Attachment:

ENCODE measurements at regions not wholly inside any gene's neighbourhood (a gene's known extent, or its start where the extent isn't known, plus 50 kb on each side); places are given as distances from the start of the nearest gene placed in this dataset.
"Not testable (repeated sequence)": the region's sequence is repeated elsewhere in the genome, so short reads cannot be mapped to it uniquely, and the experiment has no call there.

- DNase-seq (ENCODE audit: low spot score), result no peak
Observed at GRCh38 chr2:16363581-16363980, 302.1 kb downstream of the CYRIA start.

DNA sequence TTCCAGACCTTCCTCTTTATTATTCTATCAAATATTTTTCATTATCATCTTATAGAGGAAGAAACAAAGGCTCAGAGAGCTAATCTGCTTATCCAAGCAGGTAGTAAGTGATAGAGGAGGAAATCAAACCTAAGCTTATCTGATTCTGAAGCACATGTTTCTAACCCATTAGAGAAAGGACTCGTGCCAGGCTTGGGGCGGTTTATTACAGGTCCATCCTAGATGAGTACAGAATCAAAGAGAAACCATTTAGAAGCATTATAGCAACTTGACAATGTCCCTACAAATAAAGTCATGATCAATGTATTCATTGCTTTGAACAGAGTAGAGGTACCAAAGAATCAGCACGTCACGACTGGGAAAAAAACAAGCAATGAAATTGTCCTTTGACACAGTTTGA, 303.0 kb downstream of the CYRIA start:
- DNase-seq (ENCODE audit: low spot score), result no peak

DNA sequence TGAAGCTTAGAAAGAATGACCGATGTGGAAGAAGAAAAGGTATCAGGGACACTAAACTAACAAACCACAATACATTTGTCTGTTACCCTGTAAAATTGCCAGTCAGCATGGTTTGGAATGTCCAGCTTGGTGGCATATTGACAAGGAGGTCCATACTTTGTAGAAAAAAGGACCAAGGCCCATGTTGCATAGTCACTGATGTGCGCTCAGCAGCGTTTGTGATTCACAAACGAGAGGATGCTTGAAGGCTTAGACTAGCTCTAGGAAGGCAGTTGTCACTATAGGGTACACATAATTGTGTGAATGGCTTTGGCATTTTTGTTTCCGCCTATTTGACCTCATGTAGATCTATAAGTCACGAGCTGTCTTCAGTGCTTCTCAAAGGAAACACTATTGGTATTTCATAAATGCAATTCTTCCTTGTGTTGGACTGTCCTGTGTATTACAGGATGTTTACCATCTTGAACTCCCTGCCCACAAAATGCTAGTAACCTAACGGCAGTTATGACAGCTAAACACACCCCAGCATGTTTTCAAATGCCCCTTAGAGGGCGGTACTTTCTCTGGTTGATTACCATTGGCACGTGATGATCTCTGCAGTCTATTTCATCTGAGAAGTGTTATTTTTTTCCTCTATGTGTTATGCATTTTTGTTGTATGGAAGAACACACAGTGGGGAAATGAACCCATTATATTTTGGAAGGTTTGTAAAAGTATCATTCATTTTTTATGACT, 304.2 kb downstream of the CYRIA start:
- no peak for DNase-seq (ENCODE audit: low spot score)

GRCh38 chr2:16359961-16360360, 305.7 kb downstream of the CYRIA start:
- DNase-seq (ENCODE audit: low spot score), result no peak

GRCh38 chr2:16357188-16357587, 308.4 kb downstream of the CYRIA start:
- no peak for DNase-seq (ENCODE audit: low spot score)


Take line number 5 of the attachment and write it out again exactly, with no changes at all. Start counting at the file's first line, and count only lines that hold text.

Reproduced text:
DNA sequence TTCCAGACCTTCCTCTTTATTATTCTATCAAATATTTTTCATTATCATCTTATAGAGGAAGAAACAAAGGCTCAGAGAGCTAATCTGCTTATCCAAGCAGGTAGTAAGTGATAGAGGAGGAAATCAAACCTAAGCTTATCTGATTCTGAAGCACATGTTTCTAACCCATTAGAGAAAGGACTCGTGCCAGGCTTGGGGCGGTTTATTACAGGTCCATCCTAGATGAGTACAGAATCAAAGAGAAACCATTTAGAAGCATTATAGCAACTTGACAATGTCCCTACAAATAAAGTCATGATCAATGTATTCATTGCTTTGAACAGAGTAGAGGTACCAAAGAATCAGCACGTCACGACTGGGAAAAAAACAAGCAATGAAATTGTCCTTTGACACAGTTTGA, 303.0 kb downstream of the CYRIA start: